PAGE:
May 23, 2021

Little Island in the Big Apple

Another major public space – a combo of park, art and outdoor theatre – opens this weekend in New York City, very much in the tradition of privately endowed benefactions from the very well endowed.  (Sandy wrote about a similar work by the same architect a few miles up the West Side called The Vessel – here.)

Here’s the architecture critic from the New York Times, with the story of Little Island:

Rising from the Hudson River, Little Island preens atop a bouquet of tulip-shaped columns, begging to be posted on Instagram. Outside, it’s eye candy. Inside, a charmer, with killer views.

Mega-mogul Barry Diller’s $260 million, 2.4-acre pet project and civic mitzvah, near 13th Street in Hudson River Park, is the architectural equivalent of a kitchen sink sundae, with a little bit of everything. Who knows what it will feel like when crowds arrive this weekend. I suspect they will be enormous.

 

I won’t dawdle over the mess that followed the island’s announcement. A real estate titan who had bones to pick with the Hudson River Park Trust supported a series of legal challenges. At one point, seeing no end in sight to the court fights, Diller backed out. A deal brokered by New York’s governor, Andrew M. Cuomo, ultimately rescued the project and also delivered public commitments to enhance protections for wildlife habitats and improve other parts of the four-mile-long, 550-acre Hudson River Park.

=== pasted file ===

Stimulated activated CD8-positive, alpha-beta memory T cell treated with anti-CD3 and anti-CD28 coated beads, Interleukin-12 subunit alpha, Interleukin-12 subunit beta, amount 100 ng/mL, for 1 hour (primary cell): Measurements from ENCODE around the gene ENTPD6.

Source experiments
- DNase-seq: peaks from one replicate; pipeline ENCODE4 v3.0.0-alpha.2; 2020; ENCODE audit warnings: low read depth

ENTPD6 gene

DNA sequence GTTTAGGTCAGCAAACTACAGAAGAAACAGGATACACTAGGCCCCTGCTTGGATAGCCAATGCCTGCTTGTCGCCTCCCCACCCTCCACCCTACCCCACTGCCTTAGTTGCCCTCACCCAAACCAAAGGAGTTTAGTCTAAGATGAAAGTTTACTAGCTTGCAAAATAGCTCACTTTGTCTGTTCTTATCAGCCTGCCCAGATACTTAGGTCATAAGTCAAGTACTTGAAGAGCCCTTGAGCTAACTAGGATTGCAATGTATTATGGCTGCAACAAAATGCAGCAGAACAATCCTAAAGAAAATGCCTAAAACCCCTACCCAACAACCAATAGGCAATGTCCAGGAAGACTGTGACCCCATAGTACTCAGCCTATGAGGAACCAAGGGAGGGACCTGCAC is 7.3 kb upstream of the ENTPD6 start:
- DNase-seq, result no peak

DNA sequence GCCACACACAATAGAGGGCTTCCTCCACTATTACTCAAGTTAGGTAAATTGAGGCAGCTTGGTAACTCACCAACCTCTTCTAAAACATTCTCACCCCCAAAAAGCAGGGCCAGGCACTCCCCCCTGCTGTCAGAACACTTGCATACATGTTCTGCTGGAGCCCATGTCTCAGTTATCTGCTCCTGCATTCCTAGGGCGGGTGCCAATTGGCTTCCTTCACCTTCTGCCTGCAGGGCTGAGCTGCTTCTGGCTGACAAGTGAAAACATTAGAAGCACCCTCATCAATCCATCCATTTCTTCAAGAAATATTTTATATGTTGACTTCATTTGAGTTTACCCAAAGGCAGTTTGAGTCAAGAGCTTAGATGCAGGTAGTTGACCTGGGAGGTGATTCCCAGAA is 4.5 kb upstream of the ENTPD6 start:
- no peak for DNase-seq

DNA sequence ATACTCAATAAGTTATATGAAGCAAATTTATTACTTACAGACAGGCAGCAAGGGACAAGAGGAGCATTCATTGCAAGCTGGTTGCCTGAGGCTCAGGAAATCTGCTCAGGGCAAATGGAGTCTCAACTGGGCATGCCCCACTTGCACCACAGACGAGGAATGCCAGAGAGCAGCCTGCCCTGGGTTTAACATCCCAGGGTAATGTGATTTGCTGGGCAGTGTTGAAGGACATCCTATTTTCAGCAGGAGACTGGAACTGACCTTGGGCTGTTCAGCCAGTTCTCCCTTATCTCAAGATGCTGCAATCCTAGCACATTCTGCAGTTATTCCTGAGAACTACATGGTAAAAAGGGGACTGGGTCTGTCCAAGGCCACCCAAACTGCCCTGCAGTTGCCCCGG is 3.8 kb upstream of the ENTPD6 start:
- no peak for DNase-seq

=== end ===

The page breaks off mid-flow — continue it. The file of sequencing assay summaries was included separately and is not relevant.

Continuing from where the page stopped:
Hundreds of free and modestly priced concerts, dance and children’s programs are planned to get underway this summer. Trish Santini, Little Island’s executive director, told me that her staff has been working closely with community organizations to ensure free and inexpensive tickets get into the hands of underserved groups and neighborhood schoolchildren.

 

A second stage, called the Glade, at the base of a sloping lawn, tucked into the southeast corner of the park and framed by crape myrtle and birch trees, is custom made for kids and educational events. The main plaza, where you can grab a bite to eat and sit at cafe tables under canvas umbrellas, doubles as a third venue.

It’s on the route between the two gangways that link the island to Manhattan — and a stone’s throw from the High Line — so it’s sure to be mobbed. Santini also said the island will do timed reservations to prevent overcrowding. Little Island will need it, I expect. Two-plus acres is half the size of a city block. …

A century ago, the banker Elkan Naumburg paid to install a band shell in Central Park and even hired his nephew to design it. The Delacorte Theater was constructed in 1962 with money from George Delacorte and his wife, Valerie, after the producer Joseph Papp and actress Helen Hayes petitioned for an amphitheater to stage Shakespeare in the Park.

And of course the Metropolitan Museum of Art, privately endowed by wealthy New Yorkers, occupies a big chunk of public parkland.

Little Island is nothing new, in other words. From the beginning, for better and worse, this is how the city has worked.

Full article and more images here.

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